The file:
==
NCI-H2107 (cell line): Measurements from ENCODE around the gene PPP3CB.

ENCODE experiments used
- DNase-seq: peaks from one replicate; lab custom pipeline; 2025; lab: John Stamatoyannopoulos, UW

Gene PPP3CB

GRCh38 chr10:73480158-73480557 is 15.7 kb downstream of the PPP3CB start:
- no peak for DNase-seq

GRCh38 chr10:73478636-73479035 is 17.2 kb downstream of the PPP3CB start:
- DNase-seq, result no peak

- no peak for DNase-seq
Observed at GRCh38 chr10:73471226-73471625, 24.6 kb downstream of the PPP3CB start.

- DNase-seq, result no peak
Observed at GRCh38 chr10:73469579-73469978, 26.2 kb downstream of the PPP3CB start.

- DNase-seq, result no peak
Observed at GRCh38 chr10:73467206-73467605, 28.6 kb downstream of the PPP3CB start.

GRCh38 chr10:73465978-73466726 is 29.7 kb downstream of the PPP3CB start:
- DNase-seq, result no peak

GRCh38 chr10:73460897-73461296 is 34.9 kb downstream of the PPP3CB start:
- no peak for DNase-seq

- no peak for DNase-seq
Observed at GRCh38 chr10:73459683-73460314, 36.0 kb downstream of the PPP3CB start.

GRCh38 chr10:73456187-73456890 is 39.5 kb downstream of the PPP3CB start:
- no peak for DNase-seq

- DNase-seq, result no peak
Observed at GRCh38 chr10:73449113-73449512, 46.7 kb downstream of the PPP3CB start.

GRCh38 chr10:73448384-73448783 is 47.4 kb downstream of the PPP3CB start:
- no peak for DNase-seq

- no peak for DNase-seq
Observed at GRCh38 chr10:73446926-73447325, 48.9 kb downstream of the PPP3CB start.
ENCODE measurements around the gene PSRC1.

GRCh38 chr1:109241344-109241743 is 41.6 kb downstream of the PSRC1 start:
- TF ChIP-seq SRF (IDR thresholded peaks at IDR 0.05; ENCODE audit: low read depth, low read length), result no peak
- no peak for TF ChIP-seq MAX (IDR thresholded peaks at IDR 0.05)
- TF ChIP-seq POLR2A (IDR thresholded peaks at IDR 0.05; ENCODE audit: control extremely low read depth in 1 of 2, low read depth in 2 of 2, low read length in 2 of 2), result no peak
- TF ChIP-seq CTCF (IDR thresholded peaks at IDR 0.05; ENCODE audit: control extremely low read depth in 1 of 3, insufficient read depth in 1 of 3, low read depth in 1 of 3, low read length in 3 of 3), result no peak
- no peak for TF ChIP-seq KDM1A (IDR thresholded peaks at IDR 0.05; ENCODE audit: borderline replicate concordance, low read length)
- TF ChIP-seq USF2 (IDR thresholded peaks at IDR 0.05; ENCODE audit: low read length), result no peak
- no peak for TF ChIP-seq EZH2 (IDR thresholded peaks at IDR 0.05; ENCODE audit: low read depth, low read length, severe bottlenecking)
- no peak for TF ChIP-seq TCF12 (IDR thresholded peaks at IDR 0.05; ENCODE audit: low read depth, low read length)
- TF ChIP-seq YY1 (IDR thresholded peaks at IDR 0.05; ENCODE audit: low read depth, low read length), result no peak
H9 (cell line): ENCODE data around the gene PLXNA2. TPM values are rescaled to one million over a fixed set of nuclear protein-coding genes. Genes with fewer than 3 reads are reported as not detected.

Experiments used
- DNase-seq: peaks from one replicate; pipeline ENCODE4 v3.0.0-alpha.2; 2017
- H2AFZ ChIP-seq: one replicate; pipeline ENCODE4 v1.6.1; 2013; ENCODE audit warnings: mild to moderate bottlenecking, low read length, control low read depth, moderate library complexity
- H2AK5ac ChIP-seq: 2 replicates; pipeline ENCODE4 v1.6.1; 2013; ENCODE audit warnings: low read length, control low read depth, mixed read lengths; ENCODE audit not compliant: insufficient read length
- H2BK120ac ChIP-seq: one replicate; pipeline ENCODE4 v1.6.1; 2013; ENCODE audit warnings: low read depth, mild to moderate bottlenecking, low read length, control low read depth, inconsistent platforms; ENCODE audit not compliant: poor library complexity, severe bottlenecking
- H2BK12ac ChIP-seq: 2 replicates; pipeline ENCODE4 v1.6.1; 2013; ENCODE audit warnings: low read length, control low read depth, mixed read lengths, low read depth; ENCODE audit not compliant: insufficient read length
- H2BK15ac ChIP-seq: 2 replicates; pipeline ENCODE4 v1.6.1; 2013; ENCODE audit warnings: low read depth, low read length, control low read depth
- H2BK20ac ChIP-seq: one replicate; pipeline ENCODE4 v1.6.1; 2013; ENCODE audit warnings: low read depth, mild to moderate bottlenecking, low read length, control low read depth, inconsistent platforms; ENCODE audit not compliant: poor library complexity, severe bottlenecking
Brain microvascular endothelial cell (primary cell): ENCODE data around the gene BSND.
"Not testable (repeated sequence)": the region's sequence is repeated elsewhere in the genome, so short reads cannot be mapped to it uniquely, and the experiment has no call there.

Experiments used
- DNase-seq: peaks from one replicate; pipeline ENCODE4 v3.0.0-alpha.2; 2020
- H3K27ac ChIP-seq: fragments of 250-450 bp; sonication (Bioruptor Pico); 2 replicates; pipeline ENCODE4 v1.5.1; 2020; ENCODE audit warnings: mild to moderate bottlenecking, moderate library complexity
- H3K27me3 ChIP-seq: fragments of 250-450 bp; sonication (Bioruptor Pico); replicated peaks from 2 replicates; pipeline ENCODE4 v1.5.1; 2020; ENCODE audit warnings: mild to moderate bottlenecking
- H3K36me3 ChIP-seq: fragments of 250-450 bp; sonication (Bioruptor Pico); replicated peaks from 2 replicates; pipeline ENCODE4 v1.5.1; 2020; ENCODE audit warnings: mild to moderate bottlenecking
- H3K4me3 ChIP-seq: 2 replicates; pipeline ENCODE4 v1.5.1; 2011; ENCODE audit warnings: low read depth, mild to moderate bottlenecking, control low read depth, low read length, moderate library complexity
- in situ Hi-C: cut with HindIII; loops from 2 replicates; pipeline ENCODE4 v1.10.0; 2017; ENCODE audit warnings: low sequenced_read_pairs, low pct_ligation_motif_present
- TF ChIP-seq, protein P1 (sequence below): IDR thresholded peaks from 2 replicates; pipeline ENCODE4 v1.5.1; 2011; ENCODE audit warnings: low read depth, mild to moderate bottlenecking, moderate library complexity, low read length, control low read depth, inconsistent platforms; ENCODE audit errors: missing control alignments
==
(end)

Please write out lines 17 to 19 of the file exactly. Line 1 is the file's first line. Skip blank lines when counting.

GRCh38 chr10:73460897-73461296 is 34.9 kb downstream of the PPP3CB start:
- no peak for DNase-seq

- no peak for DNase-seq